It’s been 3 months since we added Osiris – to our family. He’s a handsome boy from a long line of show champions. He was deemed best suited for the pet life, and he is proving to be quite an amazing pet and a charming fellow. Osiris and Ro cannot help but to stir curiosity and compliments from strangers everywhere they go. You see, due my husband’s career, we travel often. We found it easier to live where Mike works (a novel idea, I know). As a result we’ve lived a nomadic lifestyle for close to a year, bouncing between Marriott hotels. We’ve found that when having Great Danes as pets plus living in a hotel you will be stopped, and often, by strangers who are interested in asking tons of questions about your dog. (As a sidenote: I can assure you that hotel living makes for great stories to share over drinks.)
If you were to ever meet us you would come to realize that we are always happy to answer questions regarding our dogs. I try to answer with as much clarity, honesty and depth as possible. We believe that educating others about dogs, and especially Great Danes, is a part of being a good dog owner. It’s not just a responsibility, but a duty to spread the knowledge. You will never know when you might be speaking with a future-first-time-owner of your dog’s breed.
During one of these Q&A sessions I was shocked to realize that many people didn’t know that their dogs teethed. That much like human babies, dogs lose their baby teeth. So, in response to those who were wondering about this subject matter, I’ve decided to continually update this blog section on training tips based off of things I’ve learned while raising my two dogs.
First tip of the day – Learn how to be your dog’s best friend
There is literally a book on how to achieve this. If you too just found out that your dog teethes, or you don’t know what your dog was originally bred to do then you are missing out on basic clues as to how to be a suitable companion for your dog.
And that is okay as long as you commit to researching as much information about your dog and it’s origins. Everyone has to start somewhere and reading this book is a great place to begin. If you don’t like reading, you can buy it at Audible. It was a great way to pass the time during one of our long 13 hour road trips.
Second tip of the day – How to deal with puppy teething
In order to deal with teething you need to first recognize the signs. At 4 weeks, your puppy developed their ‘milk teeth’. These tiny teeth will begin to fall out as a final set of adult teeth erupt. You may see obvious signs of chewing such as drool, foul breath, and blood spots. Fortunately, our breeder gave us a heads up that Osiris’ siblings had started to teethe.
Your pup, like Osiris, may become irritable and begin to chew on things that are not his toys, like your hands, blankets, shoes, wood etc. He’s looking to alleviate pain and this is where your help is required. You have to pay attention to him, and start to redirect the chewing to more appropriate items. It is not okay to let them chew on your hands. By letting your dog chew on your hands, he’s learning that it’s okay to handle humans with their teeth. You don’t want to encourage this behavior as it can lead to nipping and biting.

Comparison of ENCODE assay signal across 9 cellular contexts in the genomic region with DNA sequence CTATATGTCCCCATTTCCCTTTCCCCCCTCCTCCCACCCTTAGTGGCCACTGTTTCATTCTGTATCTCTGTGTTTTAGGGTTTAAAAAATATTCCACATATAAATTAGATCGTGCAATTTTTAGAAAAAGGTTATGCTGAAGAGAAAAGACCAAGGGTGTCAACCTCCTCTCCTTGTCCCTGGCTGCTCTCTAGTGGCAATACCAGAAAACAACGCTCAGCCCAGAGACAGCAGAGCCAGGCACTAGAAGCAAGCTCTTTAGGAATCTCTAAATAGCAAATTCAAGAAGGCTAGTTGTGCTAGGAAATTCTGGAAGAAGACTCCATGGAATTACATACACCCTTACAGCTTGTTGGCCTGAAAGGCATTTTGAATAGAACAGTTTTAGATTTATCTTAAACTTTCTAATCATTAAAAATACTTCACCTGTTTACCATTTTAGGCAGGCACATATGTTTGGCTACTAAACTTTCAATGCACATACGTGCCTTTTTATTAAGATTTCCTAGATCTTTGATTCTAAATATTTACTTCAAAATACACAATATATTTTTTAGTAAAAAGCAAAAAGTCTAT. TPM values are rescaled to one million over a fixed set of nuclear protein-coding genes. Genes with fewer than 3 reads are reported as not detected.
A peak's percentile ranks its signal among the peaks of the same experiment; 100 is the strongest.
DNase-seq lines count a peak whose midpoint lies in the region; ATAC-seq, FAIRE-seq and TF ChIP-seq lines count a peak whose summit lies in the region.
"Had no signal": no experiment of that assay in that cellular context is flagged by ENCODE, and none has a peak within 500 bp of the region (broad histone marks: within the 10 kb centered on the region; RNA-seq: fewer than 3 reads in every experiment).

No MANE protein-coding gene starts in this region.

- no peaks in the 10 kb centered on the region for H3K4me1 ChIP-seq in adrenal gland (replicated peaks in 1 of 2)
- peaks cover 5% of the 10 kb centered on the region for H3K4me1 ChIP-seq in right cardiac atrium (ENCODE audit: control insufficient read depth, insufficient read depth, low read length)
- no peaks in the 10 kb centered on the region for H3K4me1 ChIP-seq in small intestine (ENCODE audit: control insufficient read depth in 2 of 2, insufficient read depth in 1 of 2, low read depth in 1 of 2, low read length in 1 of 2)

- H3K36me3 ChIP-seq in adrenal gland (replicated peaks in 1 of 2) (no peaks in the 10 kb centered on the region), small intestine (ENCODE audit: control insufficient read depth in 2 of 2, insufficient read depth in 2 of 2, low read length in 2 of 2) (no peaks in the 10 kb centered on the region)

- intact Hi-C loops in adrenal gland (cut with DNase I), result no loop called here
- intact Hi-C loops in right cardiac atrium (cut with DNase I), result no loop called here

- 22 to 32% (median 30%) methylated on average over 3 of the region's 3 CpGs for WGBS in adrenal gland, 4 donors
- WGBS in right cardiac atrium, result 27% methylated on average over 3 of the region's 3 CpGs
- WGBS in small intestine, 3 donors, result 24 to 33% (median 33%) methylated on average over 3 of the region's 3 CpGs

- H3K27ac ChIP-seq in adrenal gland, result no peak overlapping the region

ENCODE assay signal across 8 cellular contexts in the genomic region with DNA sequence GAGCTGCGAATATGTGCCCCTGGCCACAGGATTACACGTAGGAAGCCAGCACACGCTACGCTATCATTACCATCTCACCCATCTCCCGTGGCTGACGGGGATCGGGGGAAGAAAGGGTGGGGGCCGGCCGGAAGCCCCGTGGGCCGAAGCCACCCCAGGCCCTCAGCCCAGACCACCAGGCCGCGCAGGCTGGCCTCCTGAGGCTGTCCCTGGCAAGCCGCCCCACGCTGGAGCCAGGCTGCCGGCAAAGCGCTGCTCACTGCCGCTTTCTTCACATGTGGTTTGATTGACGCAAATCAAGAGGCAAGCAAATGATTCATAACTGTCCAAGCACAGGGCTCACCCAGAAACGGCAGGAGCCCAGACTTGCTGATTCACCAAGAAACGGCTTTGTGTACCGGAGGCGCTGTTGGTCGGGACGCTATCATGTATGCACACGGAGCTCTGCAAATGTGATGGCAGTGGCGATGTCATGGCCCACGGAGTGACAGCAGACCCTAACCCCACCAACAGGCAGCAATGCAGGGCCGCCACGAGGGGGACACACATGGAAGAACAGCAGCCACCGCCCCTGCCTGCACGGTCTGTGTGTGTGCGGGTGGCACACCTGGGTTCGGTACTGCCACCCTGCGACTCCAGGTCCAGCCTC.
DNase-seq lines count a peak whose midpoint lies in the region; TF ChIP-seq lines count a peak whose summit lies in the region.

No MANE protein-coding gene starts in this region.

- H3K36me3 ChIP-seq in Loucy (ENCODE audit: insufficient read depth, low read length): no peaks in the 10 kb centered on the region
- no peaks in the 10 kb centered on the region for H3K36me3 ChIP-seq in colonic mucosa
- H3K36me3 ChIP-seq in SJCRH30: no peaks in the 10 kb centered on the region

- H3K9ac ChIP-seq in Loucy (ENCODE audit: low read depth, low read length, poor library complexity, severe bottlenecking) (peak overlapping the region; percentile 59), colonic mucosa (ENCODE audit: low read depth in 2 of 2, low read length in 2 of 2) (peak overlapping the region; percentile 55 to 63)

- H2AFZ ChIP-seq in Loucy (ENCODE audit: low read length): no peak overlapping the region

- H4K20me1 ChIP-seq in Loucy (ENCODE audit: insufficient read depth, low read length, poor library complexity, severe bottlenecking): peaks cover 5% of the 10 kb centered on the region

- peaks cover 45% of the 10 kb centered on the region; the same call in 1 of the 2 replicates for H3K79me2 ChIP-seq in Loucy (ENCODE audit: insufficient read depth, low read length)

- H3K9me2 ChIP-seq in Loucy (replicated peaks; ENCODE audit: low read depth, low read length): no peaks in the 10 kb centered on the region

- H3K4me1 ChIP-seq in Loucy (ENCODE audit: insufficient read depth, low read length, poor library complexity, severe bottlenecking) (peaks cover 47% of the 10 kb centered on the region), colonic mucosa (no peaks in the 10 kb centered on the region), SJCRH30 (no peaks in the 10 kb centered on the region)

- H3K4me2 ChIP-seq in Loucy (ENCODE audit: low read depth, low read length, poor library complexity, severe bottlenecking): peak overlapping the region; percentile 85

Again and I stress, you do want to redirect him immediately to chewing to one of their own toys. Simply stop him in his tracks by replacing what ever he is chewing on with a toy. Yes, its that simple. Be consistent and timely about executing this training tip.
Within a day of his siblings, our little Osiris lost a tooth too. Their teeth will be really small and most likely he’ll swallow it before you have a chance to find them. I have to admit Mike had a hand in helping the tooth “fall” out. Mike gently and swiftly tugged the tooth out. Osiris was immediately given gratuitous praise and treats. We did this to let Osiris know that this experience doesn’t have to be a weird, or painful one. If you do find yourself looking to assist them, then make sure the tooth really is on the verge of falling out.But most importantly do not make this event a traumatic one. Remember your dog is in their formative years, and what you do now may have a life long impression.
I was shocked to realize that many people didn’t know that their dogs teethed.
You can also give your dog ice cubes, or even buy teething rings like the one you see in the photo below. These are great because you can freeze them and they providing chewing relief for hours. I do not recommend raw hides. In fact, never give your dog raw hides.
I don’t recommend raw hides because once digested, the smell returns in a gas form (a fart) which is a toxic chemical assault to one’s nose. YUCK!
But mostly you shouldn’t give your dog raw hide because they are a major choking hazard and hard for your dog to digest. Most good breeders will back me up on the latter part of this statement and should have warned you before you took your pup home.
Knowing basic information about your dog’s physical and mental being will help you to train your dog to become the best that he/she can be. A well behaved dog, who trusts and responds to their parents reap the rewards of a privileged life. People often comment on how well behaved our dogs are and are impressed that we are able to take them to public settings, like restaraunts or clothing stores. However, because we understand our dogs we were able to train and prepare them on how to live peacefully among their human counterparts.
Treat interaction with your pup as a training opportunity that will help him to trust and bond with you and your family. Today’s tip will help your pup from chewing on anything that’s not his and also show him that he should be comfortable when people handle their mouths. This is important because you’re going to have to start brushing all of those new sparkly adult teeth soon.